The International Primary Care Respiratory Group (IPCRG) research needs statement 2010

2010
Respiratory conditions
  • Asthma
  • Chronic Respiratory Disease
  • COPD
  • Tobacco Dependence
Respiratory topics
  • Disease management
  • Global Health
Type of resource
Peer-reviewed article
Author(s)
Pinnock H, Thomas M, Tsiligianni I, Lisspers K, Østrem A, Ställberg B, Yusuf O, Ryan D, Buffels J, Cals JW, Chavannes NH, Henrichsen SH, Langhammer A, Latysheva E, Lionis C, Litt J, van der Molen T, Zwar N, Williams S

AIM

Respiratory diseases are a public health issue throughout the world, with high prevalence and morbidity. This Research Needs Statement from the International Primary Care Respiratory Group (IPCRG) aims to highlight unanswered questions on the management of respiratory diseases that are of importance to practising primary care clinicians.

METHODS

An informal but inclusive consultation process was instigated in 2009. Draft statements in asthma, rhinitis, COPD, tobacco dependence, and respiratory infections were circulated widely to IPCRG members, other recognised experts, and representatives from a range of economic and healthcare backgrounds. An iterative process was used to generate, prioritise and refine research questions in each section.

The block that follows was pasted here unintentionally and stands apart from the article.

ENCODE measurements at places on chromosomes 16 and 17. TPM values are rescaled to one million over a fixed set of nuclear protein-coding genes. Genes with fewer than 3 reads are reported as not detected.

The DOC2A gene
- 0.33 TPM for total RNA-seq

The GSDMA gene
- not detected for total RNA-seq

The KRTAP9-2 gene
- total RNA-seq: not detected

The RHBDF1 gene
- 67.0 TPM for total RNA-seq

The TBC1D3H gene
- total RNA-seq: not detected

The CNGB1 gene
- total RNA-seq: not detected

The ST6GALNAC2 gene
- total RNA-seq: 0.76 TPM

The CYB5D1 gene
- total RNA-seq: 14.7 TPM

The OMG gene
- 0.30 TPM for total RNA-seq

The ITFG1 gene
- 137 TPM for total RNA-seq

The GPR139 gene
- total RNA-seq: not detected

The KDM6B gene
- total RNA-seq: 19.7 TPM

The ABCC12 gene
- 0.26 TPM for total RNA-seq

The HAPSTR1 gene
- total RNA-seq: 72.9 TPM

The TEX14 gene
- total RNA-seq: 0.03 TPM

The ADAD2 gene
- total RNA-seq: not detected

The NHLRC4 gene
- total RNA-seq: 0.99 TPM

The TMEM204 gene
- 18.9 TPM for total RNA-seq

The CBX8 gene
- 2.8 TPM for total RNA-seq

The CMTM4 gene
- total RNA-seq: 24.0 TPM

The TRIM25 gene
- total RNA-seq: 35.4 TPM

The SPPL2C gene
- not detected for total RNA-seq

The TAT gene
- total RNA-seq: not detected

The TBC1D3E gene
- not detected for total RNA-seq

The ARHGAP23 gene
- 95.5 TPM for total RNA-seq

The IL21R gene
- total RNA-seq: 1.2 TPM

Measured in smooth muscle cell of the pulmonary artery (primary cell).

RESULTS

Two overarching themes emerged. Firstly, there is a real need for research to be undertaken within primary care, which recruits patients representative of primary care populations, evaluates interventions realistically delivered within primary care, and draws conclusions that will be meaningful to professionals working within primary care. Secondly, international and national guidelines exist, but there is little evidence on the best strategies for implementing recommendations. Disease-specific research questions focus on effective and cost-effective ways to prevent disease, confirm the diagnosis, assess control, manage treatment, and empower selfmanagement. Practical questions about how to deliver this comprehensive agenda in diverse primary care settings are highlighted.

CONCLUSIONS

We hope that this Research Needs Statement will be used by clinicians and patients campaigning for answers to relevant questions, by researchers seeking funding to provide answers to these questions, and by funding bodies to enable them to prioritise research agendas.